On March 2, 2015 NextEra Energy Canada- a subsidiary and former division of Florida Power and Light made a proposal to the Addington Highlands town council for a local Industrial wind turbine project. The proposed development would include up to 100 wind turbines in the township, with an additional 50 in North Frontenac.
On May 4, an additional proposal was made to the Addington Highland township council. This proposal by UK based company RES is calling for a development of 30-50 3 MW (525 ft. tall) wind turbines north of Denbigh off of Highway 28. View the map of the proposed locations here. The combined proposals represent a project that would create a "wind farm" of 180-200 wind turbines- the largest industrial wind farm in Canada.
Each tower requires two and a half acres of cleared land, plus a road and cleared area the length of the blade. Therefore 150 turbines would actually require 375 acres plus roads. Towers have to be spaced out to collect the most wind.
The proponent has until the end of August 2015 to submit their bid. One of the determining factors in the selection process is whether the municipality is on board with the project. They hope to sign an agreement with the township saying that the Addington Highland Council support the proponent's bid to create the wind turbine project. Addington Highland's town council will vote on whether or not to support the project on July 6, 2015.
If their bid is unsuccessful in 2015, they reserve the right to re-apply in subsequent years.
Under the Green Energy Act, councils cannot prevent the farms from being built, but can indicate that they are against it, which would adversely affect the proponent selection process. On the other hand, approval by council would help to assist the proponent in becoming a successful bidder.
Two alternate transmission corridors have been proposed. One runs south from Addington Highlands through North Frontenac to come out near Plevna. The second parallels Hwy. 41, narrowly skirts Bob Echo Provincial Park and comes out near Kaladar
The proponent uses up to 620 metric tons of concrete for each turbine. That means 93,000 metric tons of concrete will be poured in Addington Highlands and Forth Frontenac to support these turbines.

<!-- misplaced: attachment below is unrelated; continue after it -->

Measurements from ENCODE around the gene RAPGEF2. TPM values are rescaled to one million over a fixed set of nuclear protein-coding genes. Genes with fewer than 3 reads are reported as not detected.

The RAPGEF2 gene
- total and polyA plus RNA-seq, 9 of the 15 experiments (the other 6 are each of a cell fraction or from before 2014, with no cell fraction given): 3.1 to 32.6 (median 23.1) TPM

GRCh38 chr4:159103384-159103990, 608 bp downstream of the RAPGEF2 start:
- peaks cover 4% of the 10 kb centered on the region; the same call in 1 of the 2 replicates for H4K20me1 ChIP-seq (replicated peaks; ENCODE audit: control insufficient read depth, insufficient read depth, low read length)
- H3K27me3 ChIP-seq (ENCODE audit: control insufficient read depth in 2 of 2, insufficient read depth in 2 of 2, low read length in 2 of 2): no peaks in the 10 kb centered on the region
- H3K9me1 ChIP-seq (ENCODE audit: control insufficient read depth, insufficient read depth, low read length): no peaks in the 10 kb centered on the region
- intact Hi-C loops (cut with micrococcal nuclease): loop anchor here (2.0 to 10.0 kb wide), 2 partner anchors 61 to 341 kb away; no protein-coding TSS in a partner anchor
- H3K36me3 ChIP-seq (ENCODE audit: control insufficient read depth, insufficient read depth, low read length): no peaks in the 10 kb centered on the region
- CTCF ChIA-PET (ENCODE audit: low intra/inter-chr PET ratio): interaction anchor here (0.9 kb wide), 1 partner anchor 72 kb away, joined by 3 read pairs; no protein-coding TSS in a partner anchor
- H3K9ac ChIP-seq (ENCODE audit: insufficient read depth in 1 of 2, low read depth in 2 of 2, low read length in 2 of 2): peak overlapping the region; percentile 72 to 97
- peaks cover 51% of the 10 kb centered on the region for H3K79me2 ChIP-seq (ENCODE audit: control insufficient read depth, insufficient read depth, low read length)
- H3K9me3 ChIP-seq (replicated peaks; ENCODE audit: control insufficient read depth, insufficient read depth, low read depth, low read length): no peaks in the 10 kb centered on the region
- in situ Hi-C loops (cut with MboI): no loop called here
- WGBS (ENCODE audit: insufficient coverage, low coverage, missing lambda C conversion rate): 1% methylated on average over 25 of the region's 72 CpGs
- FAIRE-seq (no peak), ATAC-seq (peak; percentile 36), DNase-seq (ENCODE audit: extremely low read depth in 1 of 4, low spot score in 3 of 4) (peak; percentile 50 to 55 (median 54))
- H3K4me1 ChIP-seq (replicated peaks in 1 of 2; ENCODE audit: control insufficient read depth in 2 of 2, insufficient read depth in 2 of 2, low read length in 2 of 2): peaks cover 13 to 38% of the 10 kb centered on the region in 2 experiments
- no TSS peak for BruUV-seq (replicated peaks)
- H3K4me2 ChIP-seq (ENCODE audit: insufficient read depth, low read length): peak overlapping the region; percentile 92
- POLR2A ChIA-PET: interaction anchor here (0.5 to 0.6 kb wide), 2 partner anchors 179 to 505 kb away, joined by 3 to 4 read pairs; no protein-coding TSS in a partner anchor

Some Background Information
In 2009 the province passed the Green Energy Act which was created to “expand renewable energy generation encourage energy conservation and promote the creation of clean energy jobs.”
All new green energy projects fall under one of three categories:
- FIT Feed-In-Tarif, 10kw - 500kw production
- Micro-FIT Micro Feed-In-Tarif, < 10kw
- LRP Large Renewable Projects, > 500kw
While the individual project requests or RFP's for Large Renewable Projects are not available to the public the bidding process is outlined on the government’s website.
During the process all applicants are required to participate in community engagement activities that include two municipal meetings where the project is disclosed and community concerns can be addressed. A points system is used that will benefit projects if they have a formal municipal agreement resolution, general municipal agreement, agreements from abutting land owners and aboriginal participation. However while these agreements will assist in winning a project proposal they are not required for a project to be approved.
In fact according to the Green Energy Act the province can approve Large Renewable Projects without the consent of municipalities and have done so in several instances in Ontario.